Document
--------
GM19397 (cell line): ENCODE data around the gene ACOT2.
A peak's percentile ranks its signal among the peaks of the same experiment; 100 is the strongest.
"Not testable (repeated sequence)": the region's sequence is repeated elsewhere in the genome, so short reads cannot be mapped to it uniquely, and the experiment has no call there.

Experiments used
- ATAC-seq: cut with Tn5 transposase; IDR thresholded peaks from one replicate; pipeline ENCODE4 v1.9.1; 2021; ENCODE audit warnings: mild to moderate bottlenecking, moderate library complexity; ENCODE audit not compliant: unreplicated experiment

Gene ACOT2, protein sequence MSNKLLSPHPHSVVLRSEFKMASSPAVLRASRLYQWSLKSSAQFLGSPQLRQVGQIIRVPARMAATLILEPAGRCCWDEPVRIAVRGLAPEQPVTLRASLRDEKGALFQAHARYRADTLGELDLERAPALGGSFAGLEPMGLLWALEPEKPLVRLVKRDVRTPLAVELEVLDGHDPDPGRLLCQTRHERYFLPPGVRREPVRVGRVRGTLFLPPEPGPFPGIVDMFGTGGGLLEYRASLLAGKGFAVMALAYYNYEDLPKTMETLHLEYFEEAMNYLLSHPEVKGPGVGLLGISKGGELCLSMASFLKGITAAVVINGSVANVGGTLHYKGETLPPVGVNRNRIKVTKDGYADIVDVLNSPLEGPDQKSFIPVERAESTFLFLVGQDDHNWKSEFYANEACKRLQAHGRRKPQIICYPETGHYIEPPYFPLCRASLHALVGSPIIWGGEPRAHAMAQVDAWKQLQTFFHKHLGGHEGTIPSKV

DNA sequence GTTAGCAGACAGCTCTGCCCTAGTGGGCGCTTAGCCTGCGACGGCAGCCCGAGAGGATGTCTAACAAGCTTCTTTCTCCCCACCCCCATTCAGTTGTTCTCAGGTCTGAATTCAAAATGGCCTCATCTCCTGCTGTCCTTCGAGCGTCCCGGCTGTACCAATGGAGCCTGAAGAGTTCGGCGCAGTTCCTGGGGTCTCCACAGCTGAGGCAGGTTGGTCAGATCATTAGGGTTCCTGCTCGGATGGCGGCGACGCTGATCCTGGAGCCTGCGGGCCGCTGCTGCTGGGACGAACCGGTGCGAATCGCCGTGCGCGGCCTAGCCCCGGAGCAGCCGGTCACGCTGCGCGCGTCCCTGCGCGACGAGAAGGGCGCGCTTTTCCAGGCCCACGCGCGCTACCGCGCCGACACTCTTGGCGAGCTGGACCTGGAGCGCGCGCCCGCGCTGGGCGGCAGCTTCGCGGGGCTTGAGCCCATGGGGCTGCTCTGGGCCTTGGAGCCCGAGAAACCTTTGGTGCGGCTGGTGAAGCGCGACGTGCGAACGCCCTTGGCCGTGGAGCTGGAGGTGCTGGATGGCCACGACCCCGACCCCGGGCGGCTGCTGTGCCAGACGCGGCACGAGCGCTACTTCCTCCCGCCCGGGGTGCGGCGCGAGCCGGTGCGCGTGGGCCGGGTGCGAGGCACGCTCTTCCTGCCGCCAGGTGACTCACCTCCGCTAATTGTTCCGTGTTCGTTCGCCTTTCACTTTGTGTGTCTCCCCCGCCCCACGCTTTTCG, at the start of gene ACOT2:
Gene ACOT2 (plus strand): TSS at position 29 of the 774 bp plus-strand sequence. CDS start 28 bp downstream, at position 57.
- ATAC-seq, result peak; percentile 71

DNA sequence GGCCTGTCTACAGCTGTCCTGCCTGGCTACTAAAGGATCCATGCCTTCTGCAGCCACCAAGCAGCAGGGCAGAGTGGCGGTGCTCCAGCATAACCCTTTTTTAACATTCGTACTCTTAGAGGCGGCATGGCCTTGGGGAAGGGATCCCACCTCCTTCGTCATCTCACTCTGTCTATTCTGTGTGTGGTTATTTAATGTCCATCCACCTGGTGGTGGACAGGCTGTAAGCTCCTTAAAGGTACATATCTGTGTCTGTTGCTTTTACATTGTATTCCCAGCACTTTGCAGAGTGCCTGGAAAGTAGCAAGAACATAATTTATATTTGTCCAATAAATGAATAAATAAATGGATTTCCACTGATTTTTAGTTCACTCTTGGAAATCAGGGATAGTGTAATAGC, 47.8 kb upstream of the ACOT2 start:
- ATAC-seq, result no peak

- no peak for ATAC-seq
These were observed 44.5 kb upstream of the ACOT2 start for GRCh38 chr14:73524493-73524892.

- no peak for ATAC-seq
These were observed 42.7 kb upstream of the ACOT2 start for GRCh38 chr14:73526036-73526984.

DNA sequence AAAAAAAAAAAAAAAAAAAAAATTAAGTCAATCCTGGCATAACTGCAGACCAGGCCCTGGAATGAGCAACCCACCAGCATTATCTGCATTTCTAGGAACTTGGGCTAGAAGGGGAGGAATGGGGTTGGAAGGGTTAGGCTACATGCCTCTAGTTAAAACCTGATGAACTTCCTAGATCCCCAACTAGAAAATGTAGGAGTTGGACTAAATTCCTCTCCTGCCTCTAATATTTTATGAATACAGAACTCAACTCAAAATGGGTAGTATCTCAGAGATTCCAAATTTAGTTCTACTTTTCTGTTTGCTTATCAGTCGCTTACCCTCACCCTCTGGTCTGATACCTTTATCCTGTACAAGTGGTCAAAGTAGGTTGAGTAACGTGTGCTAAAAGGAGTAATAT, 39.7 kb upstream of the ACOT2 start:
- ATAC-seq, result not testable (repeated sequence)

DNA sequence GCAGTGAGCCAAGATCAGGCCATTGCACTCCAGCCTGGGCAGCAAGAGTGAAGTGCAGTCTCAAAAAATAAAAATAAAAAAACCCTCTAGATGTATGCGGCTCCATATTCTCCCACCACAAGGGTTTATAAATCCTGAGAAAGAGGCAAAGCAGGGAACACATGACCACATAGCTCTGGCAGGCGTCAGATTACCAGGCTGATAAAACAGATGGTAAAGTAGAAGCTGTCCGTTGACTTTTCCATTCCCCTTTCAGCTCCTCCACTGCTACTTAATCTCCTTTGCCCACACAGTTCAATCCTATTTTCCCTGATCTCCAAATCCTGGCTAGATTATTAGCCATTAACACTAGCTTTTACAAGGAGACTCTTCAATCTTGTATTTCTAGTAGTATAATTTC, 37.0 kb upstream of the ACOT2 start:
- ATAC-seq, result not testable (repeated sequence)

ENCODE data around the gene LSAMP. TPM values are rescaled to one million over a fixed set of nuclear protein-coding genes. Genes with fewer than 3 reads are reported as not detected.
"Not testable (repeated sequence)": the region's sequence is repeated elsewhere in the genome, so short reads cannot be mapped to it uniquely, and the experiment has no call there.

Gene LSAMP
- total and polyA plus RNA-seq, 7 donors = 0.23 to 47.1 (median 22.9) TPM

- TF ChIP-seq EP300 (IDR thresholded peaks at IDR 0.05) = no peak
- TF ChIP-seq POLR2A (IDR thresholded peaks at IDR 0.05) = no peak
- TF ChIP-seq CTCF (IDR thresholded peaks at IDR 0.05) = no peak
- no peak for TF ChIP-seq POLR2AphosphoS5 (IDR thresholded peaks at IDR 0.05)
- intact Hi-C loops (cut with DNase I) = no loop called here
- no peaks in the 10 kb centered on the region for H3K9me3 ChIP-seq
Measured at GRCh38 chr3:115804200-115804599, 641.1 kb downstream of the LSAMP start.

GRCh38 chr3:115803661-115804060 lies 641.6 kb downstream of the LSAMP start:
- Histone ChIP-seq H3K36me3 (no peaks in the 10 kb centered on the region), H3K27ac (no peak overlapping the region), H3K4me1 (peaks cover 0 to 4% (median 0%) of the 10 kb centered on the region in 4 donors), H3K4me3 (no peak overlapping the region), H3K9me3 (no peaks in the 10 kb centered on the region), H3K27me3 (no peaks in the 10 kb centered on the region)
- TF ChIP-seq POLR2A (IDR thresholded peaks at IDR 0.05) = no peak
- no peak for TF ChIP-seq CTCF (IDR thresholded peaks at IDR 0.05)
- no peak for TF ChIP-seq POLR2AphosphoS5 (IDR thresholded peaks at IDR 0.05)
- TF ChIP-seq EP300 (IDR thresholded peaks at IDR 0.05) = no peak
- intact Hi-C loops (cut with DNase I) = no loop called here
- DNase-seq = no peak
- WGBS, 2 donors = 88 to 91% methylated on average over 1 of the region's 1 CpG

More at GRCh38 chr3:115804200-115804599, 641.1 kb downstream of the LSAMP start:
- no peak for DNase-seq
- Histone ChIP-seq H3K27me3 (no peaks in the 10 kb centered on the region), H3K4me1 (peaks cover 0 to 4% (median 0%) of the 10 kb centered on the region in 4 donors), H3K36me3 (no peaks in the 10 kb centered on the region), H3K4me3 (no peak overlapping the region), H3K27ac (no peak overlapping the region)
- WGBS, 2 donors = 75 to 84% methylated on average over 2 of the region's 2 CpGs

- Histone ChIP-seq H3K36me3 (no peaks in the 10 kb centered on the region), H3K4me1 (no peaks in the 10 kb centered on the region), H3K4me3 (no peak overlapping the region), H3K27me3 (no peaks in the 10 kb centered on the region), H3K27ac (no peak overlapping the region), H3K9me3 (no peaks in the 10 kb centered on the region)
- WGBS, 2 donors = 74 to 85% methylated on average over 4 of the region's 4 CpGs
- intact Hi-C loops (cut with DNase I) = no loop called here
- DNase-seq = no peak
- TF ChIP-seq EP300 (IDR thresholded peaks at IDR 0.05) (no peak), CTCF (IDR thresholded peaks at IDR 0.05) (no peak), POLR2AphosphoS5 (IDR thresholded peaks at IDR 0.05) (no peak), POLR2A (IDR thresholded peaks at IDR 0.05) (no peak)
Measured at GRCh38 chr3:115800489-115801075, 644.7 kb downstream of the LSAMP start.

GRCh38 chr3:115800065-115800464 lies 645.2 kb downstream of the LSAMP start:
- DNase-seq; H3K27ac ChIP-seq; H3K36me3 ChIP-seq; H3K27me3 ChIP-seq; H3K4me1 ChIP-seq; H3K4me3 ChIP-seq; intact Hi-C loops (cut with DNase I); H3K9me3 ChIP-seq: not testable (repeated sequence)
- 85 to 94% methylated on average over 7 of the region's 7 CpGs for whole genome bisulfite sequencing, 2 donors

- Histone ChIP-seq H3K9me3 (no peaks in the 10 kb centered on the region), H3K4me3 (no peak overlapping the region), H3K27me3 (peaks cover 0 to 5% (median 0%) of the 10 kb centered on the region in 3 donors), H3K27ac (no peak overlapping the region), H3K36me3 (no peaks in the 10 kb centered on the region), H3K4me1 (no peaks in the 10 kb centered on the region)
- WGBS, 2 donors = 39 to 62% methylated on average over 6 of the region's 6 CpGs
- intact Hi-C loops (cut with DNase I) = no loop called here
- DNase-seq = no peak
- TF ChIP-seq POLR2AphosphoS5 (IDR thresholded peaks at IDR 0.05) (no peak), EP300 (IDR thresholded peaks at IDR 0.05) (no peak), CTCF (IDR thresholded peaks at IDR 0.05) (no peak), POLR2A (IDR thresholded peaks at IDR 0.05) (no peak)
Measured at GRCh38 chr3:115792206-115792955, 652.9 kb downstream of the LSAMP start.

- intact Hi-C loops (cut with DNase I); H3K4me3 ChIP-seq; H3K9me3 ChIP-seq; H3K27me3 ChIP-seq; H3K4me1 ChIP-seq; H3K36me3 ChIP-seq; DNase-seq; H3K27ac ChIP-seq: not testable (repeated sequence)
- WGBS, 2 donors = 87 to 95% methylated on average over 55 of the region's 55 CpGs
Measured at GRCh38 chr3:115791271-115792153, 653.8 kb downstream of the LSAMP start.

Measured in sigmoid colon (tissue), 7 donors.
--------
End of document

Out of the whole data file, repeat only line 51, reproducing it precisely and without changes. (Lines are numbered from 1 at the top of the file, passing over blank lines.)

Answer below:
- DNase-seq; H3K27ac ChIP-seq; H3K36me3 ChIP-seq; H3K27me3 ChIP-seq; H3K4me1 ChIP-seq; H3K4me3 ChIP-seq; intact Hi-C loops (cut with DNase I); H3K9me3 ChIP-seq: not testable (repeated sequence)